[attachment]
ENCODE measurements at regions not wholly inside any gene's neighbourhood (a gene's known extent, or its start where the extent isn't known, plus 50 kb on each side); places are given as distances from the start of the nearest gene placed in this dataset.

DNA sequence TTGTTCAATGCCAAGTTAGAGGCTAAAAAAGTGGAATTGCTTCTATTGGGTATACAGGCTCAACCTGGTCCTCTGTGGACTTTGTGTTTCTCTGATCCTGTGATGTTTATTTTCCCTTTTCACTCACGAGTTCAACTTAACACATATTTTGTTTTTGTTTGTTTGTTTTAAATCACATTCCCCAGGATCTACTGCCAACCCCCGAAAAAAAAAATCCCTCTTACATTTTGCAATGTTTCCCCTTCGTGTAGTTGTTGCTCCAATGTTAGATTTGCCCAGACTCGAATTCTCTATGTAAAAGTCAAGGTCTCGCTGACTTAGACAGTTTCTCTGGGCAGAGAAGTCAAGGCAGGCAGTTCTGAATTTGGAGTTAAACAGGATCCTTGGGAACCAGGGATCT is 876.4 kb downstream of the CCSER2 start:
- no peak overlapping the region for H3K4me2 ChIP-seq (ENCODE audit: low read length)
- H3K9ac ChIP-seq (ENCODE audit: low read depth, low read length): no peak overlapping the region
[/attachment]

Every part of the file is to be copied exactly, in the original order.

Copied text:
ENCODE measurements at regions not wholly inside any gene's neighbourhood (a gene's known extent, or its start where the extent isn't known, plus 50 kb on each side); places are given as distances from the start of the nearest gene placed in this dataset.

DNA sequence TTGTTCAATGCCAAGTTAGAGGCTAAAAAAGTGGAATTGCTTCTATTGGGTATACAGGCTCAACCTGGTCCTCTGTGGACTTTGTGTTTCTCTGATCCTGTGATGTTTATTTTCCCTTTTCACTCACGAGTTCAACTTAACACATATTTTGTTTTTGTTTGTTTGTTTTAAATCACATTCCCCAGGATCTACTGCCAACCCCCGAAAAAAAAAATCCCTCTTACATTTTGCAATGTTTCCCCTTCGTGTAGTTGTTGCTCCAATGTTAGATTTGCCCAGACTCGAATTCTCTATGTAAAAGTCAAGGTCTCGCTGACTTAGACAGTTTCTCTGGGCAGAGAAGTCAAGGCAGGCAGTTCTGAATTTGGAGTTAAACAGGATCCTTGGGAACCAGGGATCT is 876.4 kb downstream of the CCSER2 start:
- no peak overlapping the region for H3K4me2 ChIP-seq (ENCODE audit: low read length)
- H3K9ac ChIP-seq (ENCODE audit: low read depth, low read length): no peak overlapping the region